ParamoreAfter Laughter

Fueled By Ramen/WEA
May 12, 2017
paramore
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Punk goes pop!

The enduring theme weaving Paramore’s iconic career as leaders of a scene desperate for a guiding light is honesty. Few pop punk bands have succeeded in completely abandoning their establishing sound. However, it was never octave chords and galloping drum beats that made Paramore special. After Laughter showcases a band who have accepted the tribulations associated with growing up, but refuse to wallow.

The 15 year-olds who once plastered their school books with the angsty poeticism of Riot have now grown up and experienced the trials of love, grieving and loss, much like their heroes. Exuding wisdom with aplomb, After Laughter is a genuine, heartfelt and sincere reflection on growing pains, without the awkwardness.

Paying homage to 80s pop and danceable Pitchfork worshipped indie rock, lead single and opening track Hard Times is a glaring introduction into the band’s reworked aesthetic. With not a power chord in sight, the jaunty guitar line led Told You So sees an embrace of the xylophone that’d put Vampire Weekend to shame.

Underneath a saccharine drenched production, Hayley Williams vocal prowess isn’t suppressed in the slightest. Her signature growled inflections find a contrasting home among bubble-gum synths and popping bass. Lyrically, Williams certifies her crown as a voice for the voiceless in not only pop punk, but all of music with Fake Happy showcasing snarky call out on the bullshit fed through social media.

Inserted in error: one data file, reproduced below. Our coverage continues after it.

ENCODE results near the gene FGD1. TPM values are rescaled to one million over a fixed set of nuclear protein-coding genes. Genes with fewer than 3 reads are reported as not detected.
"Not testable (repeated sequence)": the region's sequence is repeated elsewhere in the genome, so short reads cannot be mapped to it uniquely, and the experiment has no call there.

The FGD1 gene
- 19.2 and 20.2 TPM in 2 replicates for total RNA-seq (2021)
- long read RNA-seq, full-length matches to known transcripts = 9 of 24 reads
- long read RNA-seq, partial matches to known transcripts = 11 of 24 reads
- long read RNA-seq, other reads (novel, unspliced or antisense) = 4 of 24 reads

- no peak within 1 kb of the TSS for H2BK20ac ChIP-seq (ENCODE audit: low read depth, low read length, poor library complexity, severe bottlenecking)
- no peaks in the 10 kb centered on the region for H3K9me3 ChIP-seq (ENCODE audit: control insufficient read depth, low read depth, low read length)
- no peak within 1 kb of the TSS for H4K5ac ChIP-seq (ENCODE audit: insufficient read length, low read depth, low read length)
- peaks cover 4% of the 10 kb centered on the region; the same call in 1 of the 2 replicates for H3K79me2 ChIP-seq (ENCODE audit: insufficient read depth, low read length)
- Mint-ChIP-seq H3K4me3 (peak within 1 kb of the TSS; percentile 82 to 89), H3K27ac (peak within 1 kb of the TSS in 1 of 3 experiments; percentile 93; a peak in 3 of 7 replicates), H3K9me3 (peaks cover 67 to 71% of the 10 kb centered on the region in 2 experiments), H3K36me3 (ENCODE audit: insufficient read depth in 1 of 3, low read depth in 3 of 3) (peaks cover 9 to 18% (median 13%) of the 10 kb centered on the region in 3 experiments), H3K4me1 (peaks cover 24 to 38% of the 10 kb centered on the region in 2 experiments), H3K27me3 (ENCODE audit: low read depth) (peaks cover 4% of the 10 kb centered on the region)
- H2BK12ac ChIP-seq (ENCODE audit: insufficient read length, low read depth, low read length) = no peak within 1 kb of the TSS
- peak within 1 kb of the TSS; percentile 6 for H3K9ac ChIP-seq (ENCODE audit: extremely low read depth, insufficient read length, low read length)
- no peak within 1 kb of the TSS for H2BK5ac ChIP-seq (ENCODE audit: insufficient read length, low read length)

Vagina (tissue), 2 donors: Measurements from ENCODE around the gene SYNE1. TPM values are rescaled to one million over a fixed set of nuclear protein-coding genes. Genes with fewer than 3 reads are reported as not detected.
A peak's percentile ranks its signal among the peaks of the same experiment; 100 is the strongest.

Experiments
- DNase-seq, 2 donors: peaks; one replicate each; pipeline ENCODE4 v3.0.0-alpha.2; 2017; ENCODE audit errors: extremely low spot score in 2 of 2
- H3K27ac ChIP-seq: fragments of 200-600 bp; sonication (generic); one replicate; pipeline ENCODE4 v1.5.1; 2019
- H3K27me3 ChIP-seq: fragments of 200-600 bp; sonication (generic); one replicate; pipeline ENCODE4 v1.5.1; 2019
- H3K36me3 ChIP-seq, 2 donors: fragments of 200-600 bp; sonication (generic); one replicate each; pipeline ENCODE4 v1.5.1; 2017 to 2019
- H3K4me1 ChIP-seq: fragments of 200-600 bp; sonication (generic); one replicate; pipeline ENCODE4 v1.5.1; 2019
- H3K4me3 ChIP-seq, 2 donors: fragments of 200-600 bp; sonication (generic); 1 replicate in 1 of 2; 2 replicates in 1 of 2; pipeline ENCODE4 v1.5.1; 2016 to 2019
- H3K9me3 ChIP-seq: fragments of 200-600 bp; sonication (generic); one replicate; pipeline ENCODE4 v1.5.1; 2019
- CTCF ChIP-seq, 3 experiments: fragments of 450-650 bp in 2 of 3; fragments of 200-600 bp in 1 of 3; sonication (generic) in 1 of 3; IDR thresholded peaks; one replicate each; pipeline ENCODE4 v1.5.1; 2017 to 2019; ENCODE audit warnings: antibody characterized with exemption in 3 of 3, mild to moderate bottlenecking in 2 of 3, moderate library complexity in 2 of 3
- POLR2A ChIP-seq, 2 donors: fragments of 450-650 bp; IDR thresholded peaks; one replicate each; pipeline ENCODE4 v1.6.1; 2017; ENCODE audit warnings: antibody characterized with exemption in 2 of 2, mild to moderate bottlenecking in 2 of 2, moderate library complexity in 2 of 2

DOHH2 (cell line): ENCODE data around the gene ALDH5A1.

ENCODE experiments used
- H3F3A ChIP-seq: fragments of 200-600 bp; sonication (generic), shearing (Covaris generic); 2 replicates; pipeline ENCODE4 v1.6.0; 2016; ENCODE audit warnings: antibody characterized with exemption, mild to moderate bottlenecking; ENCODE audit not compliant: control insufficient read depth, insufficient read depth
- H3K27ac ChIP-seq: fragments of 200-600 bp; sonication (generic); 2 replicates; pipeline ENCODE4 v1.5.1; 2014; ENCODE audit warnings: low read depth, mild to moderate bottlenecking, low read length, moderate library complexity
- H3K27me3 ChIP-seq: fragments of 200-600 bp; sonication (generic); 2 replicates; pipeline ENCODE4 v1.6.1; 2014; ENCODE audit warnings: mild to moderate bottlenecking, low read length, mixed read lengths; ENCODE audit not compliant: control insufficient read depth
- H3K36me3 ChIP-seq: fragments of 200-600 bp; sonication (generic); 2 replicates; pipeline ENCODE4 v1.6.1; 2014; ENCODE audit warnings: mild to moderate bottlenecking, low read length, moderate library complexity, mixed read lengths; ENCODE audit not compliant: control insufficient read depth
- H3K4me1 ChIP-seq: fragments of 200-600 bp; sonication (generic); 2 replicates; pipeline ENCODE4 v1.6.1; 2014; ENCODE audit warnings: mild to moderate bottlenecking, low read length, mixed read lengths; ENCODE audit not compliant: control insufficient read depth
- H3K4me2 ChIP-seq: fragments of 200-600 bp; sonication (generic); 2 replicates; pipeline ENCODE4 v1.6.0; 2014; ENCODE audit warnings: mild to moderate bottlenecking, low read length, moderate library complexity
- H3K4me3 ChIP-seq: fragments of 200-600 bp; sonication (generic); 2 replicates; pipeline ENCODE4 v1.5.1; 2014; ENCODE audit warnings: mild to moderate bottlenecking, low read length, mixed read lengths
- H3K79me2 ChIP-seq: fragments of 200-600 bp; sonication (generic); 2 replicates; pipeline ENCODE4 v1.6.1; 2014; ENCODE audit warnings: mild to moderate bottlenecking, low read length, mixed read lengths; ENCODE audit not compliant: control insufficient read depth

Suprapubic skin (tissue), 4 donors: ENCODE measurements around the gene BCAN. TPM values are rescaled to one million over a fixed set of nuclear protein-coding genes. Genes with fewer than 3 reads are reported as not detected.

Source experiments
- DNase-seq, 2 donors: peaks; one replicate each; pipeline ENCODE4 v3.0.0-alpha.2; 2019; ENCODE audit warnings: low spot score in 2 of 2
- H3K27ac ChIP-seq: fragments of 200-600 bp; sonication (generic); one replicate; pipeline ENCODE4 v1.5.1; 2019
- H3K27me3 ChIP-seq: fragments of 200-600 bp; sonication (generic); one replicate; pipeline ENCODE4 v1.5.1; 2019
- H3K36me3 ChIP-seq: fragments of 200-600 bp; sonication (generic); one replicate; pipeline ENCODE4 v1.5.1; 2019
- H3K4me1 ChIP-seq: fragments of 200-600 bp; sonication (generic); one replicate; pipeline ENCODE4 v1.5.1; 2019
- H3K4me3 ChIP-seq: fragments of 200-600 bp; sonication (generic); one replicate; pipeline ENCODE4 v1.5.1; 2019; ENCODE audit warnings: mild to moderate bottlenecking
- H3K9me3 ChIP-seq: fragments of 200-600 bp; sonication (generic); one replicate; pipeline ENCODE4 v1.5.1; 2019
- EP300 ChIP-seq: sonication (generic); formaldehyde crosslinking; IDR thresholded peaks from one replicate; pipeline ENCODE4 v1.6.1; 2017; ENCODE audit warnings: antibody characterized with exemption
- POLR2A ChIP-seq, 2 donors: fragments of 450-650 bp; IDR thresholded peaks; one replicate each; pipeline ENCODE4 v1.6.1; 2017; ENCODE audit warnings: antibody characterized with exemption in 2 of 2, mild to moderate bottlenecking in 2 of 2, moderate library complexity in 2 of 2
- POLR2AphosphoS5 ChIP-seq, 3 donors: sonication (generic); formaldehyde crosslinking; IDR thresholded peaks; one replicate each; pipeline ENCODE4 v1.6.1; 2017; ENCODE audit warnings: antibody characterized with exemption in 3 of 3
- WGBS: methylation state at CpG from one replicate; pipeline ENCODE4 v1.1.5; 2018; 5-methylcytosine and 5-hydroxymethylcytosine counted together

The 15 year-olds who once plastered their school books with the angsty poeticism of Riot have now grown up and experienced the trials of love, grieving and loss, much like their heroes. Exuding wisdom with aplomb, After Laughter is a genuine, heartfelt and sincere reflection on growing pains, without the awkwardness.

Quasi-ska worship on the Caught In the Middle truly embodies the intention Paramore had in mind for After Laughter – it uses life’s most painful moments as a reason to spit in the face of adversity with unadulterated fun.

80s worship in the vein of Carly Rae Jepsen’s underrated classic EMOTION is continued on tracks like Pool and Forgiveness that pick up where Ain’t It Fun’s palm muted guitars and thumping bass line’s left off. Even on acoustic track 26 the album’s disco-frenzy momentum isn’t compromised.

Although it is Paramore’s most blatant appeal to straight up pop, After Laughter is the band’s most mature and realised release. Lesser bands would’ve faltered under the pressures Paramore have faced in recent years. Without reducing themselves to the cash-grabbing ploys of anniversary tours, Paramore have revelled in their position as chameleons in a scene that often celebrates stagnation.

STANDOUT TRACKS: Rose Coloured Boy, Forgiveness, Pool

STICK THIS NEXT TO: HAIM, Sky Ferreira, Talking Heads


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